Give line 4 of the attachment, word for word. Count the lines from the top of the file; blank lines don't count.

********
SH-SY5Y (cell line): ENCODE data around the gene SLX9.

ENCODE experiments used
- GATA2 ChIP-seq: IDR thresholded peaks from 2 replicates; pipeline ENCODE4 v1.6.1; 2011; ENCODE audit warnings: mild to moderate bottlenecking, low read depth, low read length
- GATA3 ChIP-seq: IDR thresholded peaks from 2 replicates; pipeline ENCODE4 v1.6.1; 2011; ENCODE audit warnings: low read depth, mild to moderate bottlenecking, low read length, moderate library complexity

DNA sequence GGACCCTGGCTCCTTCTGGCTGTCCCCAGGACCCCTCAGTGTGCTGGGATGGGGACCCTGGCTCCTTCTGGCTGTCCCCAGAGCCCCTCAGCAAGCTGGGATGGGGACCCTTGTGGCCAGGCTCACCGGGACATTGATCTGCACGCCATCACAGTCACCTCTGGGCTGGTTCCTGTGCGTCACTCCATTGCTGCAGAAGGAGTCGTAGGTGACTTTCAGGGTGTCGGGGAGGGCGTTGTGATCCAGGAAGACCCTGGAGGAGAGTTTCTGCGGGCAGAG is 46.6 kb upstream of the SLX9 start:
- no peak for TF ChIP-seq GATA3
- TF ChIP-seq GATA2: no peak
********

- GATA3 ChIP-seq: IDR thresholded peaks from 2 replicates; pipeline ENCODE4 v1.6.1; 2011; ENCODE audit warnings: low read depth, mild to moderate bottlenecking, low read length, moderate library complexity